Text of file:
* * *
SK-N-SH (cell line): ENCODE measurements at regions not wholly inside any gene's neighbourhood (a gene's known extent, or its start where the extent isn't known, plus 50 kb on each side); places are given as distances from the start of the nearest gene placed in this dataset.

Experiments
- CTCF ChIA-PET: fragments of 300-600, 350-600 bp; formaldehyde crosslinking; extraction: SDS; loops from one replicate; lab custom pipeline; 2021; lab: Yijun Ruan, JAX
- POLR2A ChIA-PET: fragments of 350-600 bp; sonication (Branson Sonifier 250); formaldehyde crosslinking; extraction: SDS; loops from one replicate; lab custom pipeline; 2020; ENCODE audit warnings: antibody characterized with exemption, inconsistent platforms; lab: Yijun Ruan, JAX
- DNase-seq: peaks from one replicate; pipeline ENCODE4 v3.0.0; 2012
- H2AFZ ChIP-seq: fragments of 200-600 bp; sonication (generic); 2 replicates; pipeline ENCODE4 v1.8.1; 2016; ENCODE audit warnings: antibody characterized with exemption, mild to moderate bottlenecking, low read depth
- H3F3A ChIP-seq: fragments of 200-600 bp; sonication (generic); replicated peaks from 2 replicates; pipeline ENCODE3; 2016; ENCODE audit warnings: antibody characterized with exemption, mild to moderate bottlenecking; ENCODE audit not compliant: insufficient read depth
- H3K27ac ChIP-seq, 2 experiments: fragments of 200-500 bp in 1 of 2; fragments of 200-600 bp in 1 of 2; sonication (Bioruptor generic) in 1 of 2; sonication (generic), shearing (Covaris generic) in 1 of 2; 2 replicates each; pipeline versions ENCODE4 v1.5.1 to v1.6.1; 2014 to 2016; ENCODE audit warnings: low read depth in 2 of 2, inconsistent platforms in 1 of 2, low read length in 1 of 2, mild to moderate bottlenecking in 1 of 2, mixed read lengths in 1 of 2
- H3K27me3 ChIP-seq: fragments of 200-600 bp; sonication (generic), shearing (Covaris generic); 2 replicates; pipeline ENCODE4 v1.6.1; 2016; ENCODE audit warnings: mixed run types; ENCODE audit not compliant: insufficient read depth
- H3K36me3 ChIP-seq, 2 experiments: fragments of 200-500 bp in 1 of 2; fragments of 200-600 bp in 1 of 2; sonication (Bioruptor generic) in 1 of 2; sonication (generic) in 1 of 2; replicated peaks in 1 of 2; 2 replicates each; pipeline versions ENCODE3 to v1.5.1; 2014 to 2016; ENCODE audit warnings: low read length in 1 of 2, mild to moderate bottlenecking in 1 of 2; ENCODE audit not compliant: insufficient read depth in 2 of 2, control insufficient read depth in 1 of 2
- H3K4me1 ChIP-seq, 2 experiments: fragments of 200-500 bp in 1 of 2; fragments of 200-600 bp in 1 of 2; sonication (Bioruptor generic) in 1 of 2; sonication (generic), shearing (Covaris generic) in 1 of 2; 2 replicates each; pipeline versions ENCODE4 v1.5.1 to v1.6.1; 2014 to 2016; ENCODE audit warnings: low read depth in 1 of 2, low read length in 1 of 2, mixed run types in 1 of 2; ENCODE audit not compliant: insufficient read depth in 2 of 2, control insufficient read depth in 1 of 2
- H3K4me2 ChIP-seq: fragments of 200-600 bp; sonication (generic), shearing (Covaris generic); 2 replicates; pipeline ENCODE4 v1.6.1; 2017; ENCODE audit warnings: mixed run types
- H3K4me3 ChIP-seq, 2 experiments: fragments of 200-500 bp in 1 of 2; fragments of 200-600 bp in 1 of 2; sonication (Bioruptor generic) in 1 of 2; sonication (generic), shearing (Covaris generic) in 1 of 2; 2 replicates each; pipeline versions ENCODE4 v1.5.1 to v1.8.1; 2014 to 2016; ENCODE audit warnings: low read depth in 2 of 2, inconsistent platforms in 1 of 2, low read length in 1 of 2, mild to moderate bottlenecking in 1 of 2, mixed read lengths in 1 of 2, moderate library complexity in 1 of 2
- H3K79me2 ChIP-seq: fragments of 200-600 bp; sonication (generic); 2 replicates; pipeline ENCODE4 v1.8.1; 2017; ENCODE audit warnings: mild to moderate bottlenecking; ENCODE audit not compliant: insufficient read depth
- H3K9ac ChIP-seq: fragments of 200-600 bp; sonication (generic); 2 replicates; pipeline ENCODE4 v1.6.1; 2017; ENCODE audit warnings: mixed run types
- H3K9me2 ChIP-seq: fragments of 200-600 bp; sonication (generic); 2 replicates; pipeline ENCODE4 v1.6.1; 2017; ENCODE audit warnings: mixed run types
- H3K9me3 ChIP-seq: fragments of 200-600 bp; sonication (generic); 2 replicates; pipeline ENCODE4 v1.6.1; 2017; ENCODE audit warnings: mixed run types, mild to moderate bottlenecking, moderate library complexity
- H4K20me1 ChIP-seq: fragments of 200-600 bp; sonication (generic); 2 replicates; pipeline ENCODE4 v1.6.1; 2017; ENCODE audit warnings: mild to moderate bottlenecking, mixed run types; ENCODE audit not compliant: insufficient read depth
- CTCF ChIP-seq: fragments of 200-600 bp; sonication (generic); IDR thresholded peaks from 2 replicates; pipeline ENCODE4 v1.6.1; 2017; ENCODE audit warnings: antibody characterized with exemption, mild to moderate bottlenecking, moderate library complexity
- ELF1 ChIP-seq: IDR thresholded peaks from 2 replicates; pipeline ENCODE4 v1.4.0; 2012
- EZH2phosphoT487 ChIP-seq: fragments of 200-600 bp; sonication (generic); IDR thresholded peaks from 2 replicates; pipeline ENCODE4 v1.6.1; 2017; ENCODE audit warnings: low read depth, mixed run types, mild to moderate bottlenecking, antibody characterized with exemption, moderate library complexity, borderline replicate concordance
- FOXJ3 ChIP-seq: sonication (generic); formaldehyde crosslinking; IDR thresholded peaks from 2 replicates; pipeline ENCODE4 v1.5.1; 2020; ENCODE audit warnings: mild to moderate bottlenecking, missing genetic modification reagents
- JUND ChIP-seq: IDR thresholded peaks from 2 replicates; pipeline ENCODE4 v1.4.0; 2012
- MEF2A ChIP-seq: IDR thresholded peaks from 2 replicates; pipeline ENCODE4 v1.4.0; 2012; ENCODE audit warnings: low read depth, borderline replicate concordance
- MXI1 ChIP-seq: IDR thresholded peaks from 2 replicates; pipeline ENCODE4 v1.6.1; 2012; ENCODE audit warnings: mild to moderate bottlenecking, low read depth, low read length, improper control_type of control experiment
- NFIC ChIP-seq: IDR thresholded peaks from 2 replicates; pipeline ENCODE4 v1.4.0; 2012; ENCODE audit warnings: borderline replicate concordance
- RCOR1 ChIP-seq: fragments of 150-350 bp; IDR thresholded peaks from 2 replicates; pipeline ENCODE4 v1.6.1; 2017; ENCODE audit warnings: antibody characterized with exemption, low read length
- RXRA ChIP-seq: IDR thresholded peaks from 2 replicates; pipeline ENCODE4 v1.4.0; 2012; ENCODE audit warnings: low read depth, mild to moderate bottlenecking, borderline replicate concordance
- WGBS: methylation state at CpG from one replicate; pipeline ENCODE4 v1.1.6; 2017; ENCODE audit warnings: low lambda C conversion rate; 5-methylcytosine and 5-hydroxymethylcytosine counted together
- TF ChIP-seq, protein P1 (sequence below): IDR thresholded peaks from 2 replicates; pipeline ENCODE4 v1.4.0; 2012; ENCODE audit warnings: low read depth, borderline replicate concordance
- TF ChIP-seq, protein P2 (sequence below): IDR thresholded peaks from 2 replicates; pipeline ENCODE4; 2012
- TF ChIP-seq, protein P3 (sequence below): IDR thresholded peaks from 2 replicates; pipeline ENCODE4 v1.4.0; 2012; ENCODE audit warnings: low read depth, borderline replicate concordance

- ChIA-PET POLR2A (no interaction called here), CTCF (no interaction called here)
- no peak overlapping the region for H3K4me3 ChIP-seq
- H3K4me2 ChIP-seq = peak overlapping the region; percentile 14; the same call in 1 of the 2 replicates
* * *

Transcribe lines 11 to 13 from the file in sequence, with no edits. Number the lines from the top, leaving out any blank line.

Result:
- H3K4me1 ChIP-seq, 2 experiments: fragments of 200-500 bp in 1 of 2; fragments of 200-600 bp in 1 of 2; sonication (Bioruptor generic) in 1 of 2; sonication (generic), shearing (Covaris generic) in 1 of 2; 2 replicates each; pipeline versions ENCODE4 v1.5.1 to v1.6.1; 2014 to 2016; ENCODE audit warnings: low read depth in 1 of 2, low read length in 1 of 2, mixed run types in 1 of 2; ENCODE audit not compliant: insufficient read depth in 2 of 2, control insufficient read depth in 1 of 2
- H3K4me2 ChIP-seq: fragments of 200-600 bp; sonication (generic), shearing (Covaris generic); 2 replicates; pipeline ENCODE4 v1.6.1; 2017; ENCODE audit warnings: mixed run types
- H3K4me3 ChIP-seq, 2 experiments: fragments of 200-500 bp in 1 of 2; fragments of 200-600 bp in 1 of 2; sonication (Bioruptor generic) in 1 of 2; sonication (generic), shearing (Covaris generic) in 1 of 2; 2 replicates each; pipeline versions ENCODE4 v1.5.1 to v1.8.1; 2014 to 2016; ENCODE audit warnings: low read depth in 2 of 2, inconsistent platforms in 1 of 2, low read length in 1 of 2, mild to moderate bottlenecking in 1 of 2, mixed read lengths in 1 of 2, moderate library complexity in 1 of 2